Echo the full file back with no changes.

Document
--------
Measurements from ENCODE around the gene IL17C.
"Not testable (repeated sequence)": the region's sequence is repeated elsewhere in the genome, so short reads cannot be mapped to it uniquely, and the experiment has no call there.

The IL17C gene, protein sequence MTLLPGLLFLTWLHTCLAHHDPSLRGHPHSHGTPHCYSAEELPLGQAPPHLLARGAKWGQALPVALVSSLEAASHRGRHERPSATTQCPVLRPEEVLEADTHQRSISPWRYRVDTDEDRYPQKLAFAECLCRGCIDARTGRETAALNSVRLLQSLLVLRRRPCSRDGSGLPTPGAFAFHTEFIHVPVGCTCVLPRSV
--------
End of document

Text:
Measurements from ENCODE around the gene IL17C.
"Not testable (repeated sequence)": the region's sequence is repeated elsewhere in the genome, so short reads cannot be mapped to it uniquely, and the experiment has no call there.

The IL17C gene, protein sequence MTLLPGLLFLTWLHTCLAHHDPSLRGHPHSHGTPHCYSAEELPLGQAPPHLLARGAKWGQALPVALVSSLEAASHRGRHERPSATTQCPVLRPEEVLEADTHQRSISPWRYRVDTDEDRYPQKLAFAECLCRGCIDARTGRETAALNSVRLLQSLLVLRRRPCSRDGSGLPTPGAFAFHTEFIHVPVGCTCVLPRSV